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Working on the California citizens’ redistricting commission appears to have been lucrative work for the 14 commissioners appointed to serve, who collected between $35,100 and $68,400 in per diem pay based on “honor system” reporting of days worked, many of which were done from home.

Libert “Gil” R. Ontai, an architect by trade and San Diego’s representative on the commission, has so far collected $47,400.

Commissioners received no salary, but were paid $300 for each day in which they reported working six hours or more. Days in which less time was worked could be combined to meet the requirement.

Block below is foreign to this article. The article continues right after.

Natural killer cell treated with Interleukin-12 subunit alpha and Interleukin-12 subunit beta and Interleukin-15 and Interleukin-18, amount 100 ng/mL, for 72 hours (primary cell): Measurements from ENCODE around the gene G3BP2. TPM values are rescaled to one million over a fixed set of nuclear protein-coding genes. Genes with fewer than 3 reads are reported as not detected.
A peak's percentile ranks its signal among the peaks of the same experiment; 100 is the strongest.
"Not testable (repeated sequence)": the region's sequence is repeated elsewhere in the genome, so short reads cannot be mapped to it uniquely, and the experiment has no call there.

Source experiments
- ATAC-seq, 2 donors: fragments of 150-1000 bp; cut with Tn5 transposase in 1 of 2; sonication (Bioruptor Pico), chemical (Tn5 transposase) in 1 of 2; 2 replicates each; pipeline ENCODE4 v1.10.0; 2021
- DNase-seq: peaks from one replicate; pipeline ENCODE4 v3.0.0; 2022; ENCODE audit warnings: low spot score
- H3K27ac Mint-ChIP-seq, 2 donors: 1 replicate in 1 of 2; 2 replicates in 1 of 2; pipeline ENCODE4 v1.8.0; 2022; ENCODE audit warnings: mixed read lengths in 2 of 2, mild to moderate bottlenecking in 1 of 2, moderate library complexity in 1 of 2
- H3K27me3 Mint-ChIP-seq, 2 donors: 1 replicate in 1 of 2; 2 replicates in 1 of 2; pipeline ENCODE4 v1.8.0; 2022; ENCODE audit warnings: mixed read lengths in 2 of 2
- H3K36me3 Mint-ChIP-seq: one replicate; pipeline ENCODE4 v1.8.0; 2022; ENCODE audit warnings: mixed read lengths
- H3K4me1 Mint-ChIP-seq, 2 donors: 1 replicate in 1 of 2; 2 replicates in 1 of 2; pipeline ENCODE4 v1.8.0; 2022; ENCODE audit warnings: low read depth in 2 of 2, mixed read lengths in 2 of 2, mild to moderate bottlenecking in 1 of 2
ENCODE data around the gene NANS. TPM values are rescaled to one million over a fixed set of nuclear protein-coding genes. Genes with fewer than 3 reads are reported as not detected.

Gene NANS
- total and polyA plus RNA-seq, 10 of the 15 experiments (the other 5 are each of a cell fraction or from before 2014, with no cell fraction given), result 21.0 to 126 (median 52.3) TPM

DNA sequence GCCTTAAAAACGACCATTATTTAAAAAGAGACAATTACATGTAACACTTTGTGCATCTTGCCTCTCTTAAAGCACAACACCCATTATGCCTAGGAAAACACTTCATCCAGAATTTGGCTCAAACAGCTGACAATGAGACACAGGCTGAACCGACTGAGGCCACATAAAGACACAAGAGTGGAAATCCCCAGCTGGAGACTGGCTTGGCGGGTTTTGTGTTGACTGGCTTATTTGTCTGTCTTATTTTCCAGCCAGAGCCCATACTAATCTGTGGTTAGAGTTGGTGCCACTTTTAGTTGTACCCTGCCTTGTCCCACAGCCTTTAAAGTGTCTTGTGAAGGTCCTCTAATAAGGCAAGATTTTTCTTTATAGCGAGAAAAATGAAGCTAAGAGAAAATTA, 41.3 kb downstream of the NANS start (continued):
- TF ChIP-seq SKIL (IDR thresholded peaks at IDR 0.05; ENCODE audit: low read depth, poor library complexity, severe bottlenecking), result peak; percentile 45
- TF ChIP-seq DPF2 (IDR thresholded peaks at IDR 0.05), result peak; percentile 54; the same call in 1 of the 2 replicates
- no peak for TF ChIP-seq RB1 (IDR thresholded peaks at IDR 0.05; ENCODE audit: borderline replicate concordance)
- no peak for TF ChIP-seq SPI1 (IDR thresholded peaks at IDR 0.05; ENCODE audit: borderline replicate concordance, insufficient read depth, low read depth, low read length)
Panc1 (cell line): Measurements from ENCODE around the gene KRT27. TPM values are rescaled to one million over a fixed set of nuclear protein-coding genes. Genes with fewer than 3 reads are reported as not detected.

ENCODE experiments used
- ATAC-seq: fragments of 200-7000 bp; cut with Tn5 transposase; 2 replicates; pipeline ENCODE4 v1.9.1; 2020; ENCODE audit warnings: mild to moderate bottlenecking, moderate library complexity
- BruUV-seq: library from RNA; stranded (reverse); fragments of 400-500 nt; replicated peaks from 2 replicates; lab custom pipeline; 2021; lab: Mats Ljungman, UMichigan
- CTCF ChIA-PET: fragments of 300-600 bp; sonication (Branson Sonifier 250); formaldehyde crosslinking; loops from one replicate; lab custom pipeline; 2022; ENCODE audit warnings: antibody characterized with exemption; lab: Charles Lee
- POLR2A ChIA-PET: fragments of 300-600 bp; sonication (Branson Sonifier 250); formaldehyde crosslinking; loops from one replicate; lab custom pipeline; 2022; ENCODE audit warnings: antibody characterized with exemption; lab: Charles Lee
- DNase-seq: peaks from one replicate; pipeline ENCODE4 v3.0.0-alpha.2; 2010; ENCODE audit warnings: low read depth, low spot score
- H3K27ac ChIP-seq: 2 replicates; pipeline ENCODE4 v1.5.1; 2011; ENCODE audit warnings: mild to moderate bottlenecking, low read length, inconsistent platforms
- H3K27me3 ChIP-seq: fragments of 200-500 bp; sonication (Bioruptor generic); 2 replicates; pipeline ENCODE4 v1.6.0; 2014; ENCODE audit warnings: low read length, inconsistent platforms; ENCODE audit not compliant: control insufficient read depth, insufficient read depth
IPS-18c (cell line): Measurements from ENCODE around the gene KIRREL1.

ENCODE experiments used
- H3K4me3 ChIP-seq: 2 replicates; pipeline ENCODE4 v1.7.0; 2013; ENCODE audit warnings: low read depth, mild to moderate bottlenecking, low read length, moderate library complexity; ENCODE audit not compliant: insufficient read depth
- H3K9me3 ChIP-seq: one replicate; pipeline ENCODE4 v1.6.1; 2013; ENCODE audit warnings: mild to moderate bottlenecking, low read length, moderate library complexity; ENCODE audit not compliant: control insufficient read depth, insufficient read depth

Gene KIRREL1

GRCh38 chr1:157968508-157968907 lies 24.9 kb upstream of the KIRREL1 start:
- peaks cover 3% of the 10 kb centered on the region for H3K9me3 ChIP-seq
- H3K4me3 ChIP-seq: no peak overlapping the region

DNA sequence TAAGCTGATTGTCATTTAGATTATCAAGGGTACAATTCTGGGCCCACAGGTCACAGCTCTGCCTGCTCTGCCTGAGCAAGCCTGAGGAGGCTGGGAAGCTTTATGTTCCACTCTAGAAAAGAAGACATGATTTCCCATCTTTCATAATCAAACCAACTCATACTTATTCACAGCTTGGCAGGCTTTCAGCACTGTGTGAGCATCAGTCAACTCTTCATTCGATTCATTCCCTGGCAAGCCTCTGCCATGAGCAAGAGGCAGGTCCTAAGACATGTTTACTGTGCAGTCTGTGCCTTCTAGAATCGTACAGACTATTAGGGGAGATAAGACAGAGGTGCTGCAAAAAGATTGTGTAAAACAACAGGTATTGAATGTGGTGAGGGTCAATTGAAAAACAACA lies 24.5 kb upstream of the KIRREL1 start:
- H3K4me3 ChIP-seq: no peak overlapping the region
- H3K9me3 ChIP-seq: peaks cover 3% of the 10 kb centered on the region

Maria Blanco of Los Angeles, also employed by the California Community Foundation, reported working the least days and thus requested the smallest per diem draw. Michael Ward, an Orange County chiropractor, was the highest-paid commission member.

“My knowledge base, at the start, was very low,” Ward told the Sacramento Bee. “Those first few months, I was getting four or five hours sleep, reading and studying like crazy. That's what was required, just to be competent.”

During two months in 2011, Ward reported working 28 days each, collecting $8,400 per month. In December 2010, he submitted payment requests for a large portion of the holiday week, including Christmas Eve, Christmas Day, and New Year’s Eve.

Costs are expected to rise, as some commission members may be turning in additional per diem reports as the council winds down its work on July 1.

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